Written by Elizabeth Heffernan, RAHS Volunteer

To celebrate Women’s History Month, the Royal Australian Historical Society will highlight Australian women that have contributed to our history in various and meaningful ways. You can browse the women featured on our new webpage, Women’s History Month.

Aboriginal and Torres Strait Islander people are advised that this webpage contains the images and names of people who have passed away.

Activist, educator, environmentalist, and the first Aboriginal Australian to publish a work of poetry – it seems Oodgeroo Noonuccal could do it all. Born Kathleen Jean Mary Ruska and known for most of her public life as Kath Walker, Oodgeroo (meaning ‘paperbark tree’) chose to go by her traditional language name in 1988.

Photograph of Oodgeroo Noonuccal, then known as Kath Walker, reading from her own poerty collection at the National Aborigines Day celebration in Martin Place, Sydney, 9 July 1965.

Oodgeroo Noonuccal, then known as Kath Walker, reading from her own poetry collection at the National Aborigines Day celebration in Martin Place, Sydney, 9 July 1965. [Image courtesy R. L. Stewart, Fairfax Media]

Born on Stradbroke Island off the coast of Queensland, Oodgeroo’s childhood was spent amongst the nature that would later play an important role in her poems. Her father, a labourer of Noonuccal descent, was a prominent campaigner for better conditions for Aboriginal workers, and this too left an impression on a young Oodgeroo. [1]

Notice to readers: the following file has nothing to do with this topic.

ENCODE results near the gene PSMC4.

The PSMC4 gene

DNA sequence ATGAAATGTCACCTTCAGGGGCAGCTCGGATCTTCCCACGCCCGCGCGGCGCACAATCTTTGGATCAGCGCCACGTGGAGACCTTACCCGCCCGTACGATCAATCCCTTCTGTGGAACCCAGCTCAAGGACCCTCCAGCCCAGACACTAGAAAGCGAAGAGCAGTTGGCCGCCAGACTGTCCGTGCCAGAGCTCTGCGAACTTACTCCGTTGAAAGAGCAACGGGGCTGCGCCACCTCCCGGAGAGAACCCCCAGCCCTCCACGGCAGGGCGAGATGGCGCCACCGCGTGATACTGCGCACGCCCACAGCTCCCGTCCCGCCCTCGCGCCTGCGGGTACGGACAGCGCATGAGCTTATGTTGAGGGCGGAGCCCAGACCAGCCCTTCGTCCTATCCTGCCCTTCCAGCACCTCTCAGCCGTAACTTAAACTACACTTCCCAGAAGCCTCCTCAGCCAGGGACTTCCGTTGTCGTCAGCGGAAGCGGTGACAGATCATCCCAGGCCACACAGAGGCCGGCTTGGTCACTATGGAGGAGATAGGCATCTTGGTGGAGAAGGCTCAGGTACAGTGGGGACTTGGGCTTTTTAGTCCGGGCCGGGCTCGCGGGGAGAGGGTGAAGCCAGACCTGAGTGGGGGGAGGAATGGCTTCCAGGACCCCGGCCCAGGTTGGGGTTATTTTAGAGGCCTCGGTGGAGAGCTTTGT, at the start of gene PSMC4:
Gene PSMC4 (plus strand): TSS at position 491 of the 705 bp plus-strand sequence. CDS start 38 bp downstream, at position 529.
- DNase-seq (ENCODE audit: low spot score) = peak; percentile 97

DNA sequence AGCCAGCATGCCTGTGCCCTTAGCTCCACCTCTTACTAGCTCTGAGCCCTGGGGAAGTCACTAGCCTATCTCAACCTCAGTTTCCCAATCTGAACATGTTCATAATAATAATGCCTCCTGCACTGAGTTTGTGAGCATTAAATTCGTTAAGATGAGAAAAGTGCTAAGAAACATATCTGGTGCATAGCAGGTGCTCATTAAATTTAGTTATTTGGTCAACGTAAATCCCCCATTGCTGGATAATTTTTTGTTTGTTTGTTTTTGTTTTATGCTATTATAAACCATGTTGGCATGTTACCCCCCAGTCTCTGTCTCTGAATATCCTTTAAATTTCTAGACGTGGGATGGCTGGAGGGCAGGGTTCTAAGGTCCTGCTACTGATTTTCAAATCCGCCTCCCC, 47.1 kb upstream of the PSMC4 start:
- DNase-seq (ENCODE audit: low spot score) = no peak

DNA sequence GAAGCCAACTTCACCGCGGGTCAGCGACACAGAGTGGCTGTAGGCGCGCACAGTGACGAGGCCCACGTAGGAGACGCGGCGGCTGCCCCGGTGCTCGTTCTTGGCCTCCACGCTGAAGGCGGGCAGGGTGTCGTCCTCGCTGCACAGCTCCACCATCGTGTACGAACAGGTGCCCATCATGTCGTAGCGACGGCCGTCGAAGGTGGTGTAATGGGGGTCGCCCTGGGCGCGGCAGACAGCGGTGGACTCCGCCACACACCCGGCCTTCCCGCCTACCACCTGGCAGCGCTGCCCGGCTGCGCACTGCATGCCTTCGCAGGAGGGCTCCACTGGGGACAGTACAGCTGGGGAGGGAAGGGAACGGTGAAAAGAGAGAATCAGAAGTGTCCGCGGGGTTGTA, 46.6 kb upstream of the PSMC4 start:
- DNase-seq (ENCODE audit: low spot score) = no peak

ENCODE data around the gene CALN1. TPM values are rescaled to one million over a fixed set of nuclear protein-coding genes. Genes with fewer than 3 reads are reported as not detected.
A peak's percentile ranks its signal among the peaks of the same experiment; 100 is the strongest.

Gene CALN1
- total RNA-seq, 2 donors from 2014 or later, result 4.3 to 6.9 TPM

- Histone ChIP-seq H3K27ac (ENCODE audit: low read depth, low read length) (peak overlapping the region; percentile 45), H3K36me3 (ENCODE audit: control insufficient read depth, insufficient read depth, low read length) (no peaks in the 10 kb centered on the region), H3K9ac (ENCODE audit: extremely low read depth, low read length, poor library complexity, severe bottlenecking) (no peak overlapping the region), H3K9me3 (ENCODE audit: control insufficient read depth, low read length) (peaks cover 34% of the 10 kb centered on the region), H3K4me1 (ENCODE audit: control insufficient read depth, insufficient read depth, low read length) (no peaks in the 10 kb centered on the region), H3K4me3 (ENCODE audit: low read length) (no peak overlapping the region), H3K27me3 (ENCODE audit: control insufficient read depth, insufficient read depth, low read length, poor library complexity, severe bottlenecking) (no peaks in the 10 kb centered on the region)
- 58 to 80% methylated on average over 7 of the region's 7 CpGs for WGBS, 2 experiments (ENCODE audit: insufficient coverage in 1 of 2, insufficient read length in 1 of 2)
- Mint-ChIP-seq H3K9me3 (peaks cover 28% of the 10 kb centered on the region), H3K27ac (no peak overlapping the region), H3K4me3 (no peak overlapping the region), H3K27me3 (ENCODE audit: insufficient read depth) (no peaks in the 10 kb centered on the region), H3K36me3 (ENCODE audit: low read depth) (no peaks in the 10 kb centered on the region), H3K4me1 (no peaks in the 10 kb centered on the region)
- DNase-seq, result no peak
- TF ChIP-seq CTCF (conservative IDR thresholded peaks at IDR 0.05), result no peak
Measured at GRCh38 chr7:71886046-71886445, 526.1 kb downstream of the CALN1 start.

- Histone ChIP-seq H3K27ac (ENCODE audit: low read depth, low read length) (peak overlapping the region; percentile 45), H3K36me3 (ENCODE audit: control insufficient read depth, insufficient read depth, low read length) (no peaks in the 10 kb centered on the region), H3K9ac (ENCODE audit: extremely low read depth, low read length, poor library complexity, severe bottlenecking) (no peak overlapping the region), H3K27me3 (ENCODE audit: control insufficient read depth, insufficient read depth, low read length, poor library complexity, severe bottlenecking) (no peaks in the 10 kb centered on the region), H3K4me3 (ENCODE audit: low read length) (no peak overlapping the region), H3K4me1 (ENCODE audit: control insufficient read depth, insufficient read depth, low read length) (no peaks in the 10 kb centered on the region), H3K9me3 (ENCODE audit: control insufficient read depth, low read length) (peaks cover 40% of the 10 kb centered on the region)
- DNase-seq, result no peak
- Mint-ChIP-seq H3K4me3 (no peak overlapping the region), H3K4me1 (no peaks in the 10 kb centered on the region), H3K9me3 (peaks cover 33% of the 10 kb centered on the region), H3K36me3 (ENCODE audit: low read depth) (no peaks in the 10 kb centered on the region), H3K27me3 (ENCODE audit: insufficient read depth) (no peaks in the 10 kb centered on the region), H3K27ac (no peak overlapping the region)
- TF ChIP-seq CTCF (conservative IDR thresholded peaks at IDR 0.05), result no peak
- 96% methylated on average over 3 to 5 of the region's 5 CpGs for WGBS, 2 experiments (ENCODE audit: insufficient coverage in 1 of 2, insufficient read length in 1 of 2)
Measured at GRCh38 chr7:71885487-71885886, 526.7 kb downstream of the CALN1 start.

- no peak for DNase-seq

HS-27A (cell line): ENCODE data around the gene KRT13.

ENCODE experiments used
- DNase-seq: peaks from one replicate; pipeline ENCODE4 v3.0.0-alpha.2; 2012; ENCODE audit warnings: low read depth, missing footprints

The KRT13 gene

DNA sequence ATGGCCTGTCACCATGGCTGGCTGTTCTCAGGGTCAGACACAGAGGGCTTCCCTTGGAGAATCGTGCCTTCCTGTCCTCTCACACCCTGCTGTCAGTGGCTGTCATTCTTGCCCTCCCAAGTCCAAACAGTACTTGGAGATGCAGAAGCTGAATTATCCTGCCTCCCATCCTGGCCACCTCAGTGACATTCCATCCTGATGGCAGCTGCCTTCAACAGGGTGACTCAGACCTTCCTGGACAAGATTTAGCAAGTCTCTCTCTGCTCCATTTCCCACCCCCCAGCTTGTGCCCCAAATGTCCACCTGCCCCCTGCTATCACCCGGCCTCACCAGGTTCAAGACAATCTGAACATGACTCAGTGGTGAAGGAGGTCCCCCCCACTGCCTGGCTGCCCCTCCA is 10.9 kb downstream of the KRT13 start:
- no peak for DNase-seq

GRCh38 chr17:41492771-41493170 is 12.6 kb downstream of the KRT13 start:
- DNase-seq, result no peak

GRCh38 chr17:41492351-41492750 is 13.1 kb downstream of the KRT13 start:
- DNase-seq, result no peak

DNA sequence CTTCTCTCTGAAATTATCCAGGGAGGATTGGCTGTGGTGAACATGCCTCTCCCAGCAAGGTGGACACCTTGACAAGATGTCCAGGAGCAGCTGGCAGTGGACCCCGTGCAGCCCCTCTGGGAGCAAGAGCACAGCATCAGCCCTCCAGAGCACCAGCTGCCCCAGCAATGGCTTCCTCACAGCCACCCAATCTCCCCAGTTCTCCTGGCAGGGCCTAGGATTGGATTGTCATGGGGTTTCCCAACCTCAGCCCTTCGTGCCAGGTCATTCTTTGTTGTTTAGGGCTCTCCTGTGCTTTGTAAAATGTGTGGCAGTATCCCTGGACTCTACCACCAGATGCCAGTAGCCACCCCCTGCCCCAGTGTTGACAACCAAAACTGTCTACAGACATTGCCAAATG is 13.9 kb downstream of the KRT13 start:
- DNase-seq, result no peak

Though she left school at age thirteen to pursue work as a domestic servant, for which she was paid a lower rate than white domestics, Oodgeroo had already learned how powerful the written word could be. In later years she would take classes in stenography and secretarial skills, though her office jobs were short-lived. [2]

During World War II, after the capture of her brothers in Singapore by the Japanese, Oodgeroo joined the Australian Women’s Army Service (AWAS), one of at least nine Aboriginal and Torres Strait Islander women to do so. She rose through the ranks to become a lance corporal, working in switchboard operations and the pay office until discharged in January 1944. Afterwards, she and her husband Bruce Walker became involved in the Communist Party of Australia as they were the only party at the time who did not support the White Australia policy. Oodgeroo eventually left because “they wanted to write my speeches” – an insult to a woman who could captivate her audience through language better than any politician. [3]

It was in the 1960s that Oodgeroo became increasingly engaged in both poetry and Aboriginal rights. Her first poetry collection, We Are Going, was published in 1964 by Jacaranda Press, and some claim its sales ranked second only to the country’s best-selling poet, C. J. Dennis. Though her critics derided her work as “protest poetry”, Oodgeroo continued to write, publish, and win prestigious literary awards for her efforts, including the Dame Mary Gilmore medal. [4]